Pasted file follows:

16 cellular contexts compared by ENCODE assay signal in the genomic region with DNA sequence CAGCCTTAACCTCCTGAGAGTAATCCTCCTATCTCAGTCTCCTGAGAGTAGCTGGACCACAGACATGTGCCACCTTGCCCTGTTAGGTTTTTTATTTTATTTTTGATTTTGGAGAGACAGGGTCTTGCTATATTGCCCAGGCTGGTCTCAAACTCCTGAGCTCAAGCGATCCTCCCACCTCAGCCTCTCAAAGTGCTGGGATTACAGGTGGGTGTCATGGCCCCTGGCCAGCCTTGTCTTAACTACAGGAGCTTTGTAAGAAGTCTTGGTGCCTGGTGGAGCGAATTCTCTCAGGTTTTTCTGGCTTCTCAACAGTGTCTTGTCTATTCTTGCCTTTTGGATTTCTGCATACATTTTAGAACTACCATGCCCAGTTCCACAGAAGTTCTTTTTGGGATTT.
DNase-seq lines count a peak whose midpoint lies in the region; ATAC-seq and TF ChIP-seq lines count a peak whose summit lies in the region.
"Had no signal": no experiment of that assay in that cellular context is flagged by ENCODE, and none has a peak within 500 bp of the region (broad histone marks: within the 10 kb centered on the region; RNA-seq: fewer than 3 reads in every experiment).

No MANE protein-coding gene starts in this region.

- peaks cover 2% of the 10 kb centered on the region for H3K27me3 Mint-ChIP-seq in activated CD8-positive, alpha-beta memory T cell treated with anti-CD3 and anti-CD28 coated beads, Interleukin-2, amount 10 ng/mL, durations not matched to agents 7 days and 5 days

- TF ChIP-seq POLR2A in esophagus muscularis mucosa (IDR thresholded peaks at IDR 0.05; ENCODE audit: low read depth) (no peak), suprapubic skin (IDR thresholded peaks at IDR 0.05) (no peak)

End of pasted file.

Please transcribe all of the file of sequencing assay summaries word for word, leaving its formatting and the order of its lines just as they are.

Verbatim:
16 cellular contexts compared by ENCODE assay signal in the genomic region with DNA sequence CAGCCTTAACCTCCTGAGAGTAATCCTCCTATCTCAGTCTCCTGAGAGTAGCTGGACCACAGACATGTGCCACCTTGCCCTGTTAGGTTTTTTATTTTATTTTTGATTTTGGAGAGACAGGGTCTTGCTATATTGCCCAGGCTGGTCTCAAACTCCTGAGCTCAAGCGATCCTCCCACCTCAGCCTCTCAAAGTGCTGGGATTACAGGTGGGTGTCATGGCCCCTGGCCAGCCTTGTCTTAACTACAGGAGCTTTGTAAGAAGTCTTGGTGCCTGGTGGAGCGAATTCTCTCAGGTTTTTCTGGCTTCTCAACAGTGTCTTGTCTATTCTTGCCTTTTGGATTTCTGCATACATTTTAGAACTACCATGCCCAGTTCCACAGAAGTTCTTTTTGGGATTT.
DNase-seq lines count a peak whose midpoint lies in the region; ATAC-seq and TF ChIP-seq lines count a peak whose summit lies in the region.
"Had no signal": no experiment of that assay in that cellular context is flagged by ENCODE, and none has a peak within 500 bp of the region (broad histone marks: within the 10 kb centered on the region; RNA-seq: fewer than 3 reads in every experiment).

No MANE protein-coding gene starts in this region.

- peaks cover 2% of the 10 kb centered on the region for H3K27me3 Mint-ChIP-seq in activated CD8-positive, alpha-beta memory T cell treated with anti-CD3 and anti-CD28 coated beads, Interleukin-2, amount 10 ng/mL, durations not matched to agents 7 days and 5 days

- TF ChIP-seq POLR2A in esophagus muscularis mucosa (IDR thresholded peaks at IDR 0.05; ENCODE audit: low read depth) (no peak), suprapubic skin (IDR thresholded peaks at IDR 0.05) (no peak)